This paper examines the relationship between weather conditions and child nutrition in Ethiopia. We link data from four rounds of the Ethiopia Demographic and Health Survey to high-resolution climate data to measure exposure to rainfall and temperature in utero and during early life. We then estimate a set of multivariate regression models to understand how weather conditions impact child stunting, an indicator of sustained early life undernutrition. We find that greater rainfall during the rainy seasons in early life is associated with greater height for age. In addition, higher temperatures in utero, particularly during the first and third trimesters, and more rainfall during the third trimester, are positively associated with severe stunting, though stunting decreases with temperature in early life. We find potential evidence for a number of pathways underlying the weather-child nutrition relationship including agricultural livelihoods, heat stress, infectious disease transmission, and women's time use during pregnancy. These findings illuminate the complex pathways through which climate change may influence child health and should motivate additional research focused on identifying the causal mechanisms underlying these links.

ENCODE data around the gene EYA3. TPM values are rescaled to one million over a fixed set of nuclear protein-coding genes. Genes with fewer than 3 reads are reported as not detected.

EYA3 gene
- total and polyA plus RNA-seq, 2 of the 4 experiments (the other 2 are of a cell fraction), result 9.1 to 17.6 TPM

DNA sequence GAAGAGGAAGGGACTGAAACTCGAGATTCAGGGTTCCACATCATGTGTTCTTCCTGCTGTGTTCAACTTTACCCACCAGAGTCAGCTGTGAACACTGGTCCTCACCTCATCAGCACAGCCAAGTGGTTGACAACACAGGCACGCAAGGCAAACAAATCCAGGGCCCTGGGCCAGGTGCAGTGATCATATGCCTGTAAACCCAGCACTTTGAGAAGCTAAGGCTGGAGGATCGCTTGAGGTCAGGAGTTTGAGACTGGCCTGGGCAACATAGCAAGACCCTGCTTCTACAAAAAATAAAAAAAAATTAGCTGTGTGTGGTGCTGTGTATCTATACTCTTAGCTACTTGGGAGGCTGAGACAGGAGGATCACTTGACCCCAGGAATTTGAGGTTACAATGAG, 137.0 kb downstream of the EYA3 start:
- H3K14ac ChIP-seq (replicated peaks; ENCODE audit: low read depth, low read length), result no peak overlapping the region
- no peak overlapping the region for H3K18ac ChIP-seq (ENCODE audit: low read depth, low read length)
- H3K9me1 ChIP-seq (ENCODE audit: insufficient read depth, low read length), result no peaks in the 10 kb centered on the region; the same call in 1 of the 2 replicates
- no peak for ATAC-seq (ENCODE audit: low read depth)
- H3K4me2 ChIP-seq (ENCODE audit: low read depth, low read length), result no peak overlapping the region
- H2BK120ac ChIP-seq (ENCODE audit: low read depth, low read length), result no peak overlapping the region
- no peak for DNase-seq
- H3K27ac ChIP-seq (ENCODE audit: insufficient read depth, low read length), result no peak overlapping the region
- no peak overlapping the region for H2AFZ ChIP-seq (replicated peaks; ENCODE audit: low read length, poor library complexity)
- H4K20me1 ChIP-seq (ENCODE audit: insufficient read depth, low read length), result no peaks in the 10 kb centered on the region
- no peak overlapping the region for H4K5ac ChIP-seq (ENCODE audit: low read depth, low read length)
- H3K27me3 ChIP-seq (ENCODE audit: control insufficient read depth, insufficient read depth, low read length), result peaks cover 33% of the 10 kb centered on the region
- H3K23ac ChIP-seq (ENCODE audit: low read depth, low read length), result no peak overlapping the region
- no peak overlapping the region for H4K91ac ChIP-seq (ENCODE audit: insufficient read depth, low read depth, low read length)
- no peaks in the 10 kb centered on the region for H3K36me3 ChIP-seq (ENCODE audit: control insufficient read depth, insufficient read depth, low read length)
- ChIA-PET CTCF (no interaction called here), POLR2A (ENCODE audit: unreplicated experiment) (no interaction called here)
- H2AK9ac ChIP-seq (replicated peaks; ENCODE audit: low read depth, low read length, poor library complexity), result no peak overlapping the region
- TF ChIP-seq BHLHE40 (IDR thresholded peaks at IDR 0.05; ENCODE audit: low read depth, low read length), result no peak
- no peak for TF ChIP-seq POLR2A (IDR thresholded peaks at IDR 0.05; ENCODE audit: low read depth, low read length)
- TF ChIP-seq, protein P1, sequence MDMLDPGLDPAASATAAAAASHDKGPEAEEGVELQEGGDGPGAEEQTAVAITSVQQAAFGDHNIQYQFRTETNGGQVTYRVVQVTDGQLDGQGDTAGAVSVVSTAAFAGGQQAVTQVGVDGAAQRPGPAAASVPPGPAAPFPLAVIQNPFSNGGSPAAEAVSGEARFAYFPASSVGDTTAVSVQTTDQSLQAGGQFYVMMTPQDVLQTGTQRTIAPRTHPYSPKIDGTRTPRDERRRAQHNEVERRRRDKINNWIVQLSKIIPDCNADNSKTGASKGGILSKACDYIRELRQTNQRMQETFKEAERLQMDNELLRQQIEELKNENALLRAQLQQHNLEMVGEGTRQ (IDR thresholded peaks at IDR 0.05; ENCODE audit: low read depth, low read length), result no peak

All Science Journal Classification (ASJC) codes
- Health(social science)
- History and Philosophy of Science